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Know stages of corn growth to fine-tune management decisionsKnow stages of corn growth to fine-tune management decisions

If you know when corn makes decisions, you can manage to optimize higher yield.

Tom Bechman 1

January 7, 2016

3 Min Read

When should you apply nitrogen for corn? Should you apply it all at once, or split the applications? If you're not using a residual herbicide, how soon do you need to have grass and weeds controlled? What happens if you don't have them controlled by then?

Related: In what growth stage is this corn seedling?

These are just some of the questions you may ask when thinking about the corn crop this season. All of these questions have one thing in common – they determine either how much fertility or how much competition corn plants will have when it's time to make key decisions in the life of the plant. How the plant makes these decisions will go a long way toward determining corn yield.


Here are six stages of growth where key decisions are made in the life of a corn plant. Some of these six are actually ranges representing more than one growth stage.

Thanks to Beck's for providing this information in their 2015 Practical Farm Research summary, recently published. Contact a Beck's dealer or attend one of nearly 80 winter meetings planned around the Corn Belt for Beck's customers. For details call 1-800-937-2325.

Thanks also to the 2016 Purdue University Corn & Soybean Field Guide for information about these growth stages.

Key stage one- V3: The nodal root system is being established here. That's important because the seed is no longer the main source of food for the plant. It now obtains nutrients from the soil through roots.

Key stage two- V5: The growing point is above the soil surface. Some sources may say this actually occurs at V5 to the V6 stage. Once the growing point is above the soil surface, the plant is more vulnerable to injury from hail or frost.

Key stage three-V6-V8: Kernels around the ear are established. This depends more on genetics than on the weather. Very severe stress can decrease the number of kernel rows around the ear.

Key stage four- V12-V15: Number of potential kernels along the length of the ear is almost determined by now. Soil moisture and nutrient uptake are critically important here. The number of kernels per row is greatly determined by environment.

Key stage five- R1: Pollen shed begins, and pollen drops onto the silks. Excessive hat or moisture can reduce receptivity of silks to pollen. Silk reduction from insect feeding such as corn rootworm beetles or Japanese beetles is also a concern. Even after kernels are pollinated, they can abort, typically if conditions become unfavorable. Most kernel abortions are usually near the tip of the ear.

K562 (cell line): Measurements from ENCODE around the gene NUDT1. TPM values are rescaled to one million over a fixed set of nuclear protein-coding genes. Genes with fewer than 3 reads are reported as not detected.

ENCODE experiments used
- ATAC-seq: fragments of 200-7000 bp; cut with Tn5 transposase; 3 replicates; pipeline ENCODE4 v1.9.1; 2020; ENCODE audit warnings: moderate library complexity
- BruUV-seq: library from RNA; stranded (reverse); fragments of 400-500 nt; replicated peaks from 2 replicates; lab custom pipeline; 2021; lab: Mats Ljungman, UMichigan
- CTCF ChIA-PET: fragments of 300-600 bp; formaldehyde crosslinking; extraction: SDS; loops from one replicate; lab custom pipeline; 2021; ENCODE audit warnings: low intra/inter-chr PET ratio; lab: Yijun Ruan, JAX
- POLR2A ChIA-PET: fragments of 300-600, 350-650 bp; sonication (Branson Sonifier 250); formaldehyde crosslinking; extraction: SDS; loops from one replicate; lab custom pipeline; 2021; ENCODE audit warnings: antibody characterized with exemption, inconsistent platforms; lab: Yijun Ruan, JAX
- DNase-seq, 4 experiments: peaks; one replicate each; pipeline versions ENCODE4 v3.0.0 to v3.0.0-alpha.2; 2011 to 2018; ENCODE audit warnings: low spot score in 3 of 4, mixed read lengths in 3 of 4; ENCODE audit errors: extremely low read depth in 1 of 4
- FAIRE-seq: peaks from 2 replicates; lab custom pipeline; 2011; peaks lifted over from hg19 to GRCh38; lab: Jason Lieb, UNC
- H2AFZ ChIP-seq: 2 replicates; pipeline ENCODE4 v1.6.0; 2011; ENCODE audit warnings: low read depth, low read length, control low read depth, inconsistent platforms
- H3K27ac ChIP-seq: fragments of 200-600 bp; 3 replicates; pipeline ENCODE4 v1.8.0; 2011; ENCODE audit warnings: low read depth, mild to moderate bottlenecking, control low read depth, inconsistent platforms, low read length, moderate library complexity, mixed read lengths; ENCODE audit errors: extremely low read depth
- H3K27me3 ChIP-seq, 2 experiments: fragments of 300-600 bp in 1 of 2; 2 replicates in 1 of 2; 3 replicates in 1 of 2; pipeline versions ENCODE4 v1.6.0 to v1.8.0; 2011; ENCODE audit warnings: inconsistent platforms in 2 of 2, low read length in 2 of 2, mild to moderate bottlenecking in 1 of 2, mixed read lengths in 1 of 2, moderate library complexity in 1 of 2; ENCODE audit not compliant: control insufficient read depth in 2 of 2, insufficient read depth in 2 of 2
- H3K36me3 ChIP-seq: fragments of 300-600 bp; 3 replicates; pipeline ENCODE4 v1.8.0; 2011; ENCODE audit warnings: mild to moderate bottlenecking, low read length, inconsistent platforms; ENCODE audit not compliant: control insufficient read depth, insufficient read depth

Key stage six- R2-R6: This is the grain fill period. Number of kernels has already been set, but size and weight of kernels is now being established. Availability of ample moisture and nutrients are key during this period.

About the Author(s)

Tom Bechman 1

Editor, Indiana Prairie Farm

Tom Bechman is an important cog in the Farm Progress machinery. In addition to serving as editor of Indiana Prairie Farmer, Tom is nationally known for his coverage of Midwest agronomy, conservation, no-till farming, farm management, farm safety, high-tech farming and personal property tax relief. His byline appears monthly in many of the 18 state and regional farm magazines published by Farm Progress.

"I consider it my responsibility and opportunity as a farm magazine editor to supply useful information that will help today's farm families survive and thrive," the veteran editor says.

Tom graduated from Whiteland (Ind.) High School, earned his B.S. in animal science and agricultural education from Purdue University in 1975 and an M.S. in dairy nutrition two years later. He first joined the magazine as a field editor in 1981 after four years as a vocational agriculture teacher.

Tom enjoys interacting with farm families, university specialists and industry leaders, gathering and sifting through loads of information available in agriculture today. "Whenever I find a new idea or a new thought that could either improve someone's life or their income, I consider it a personal challenge to discover how to present it in the most useful form, " he says.

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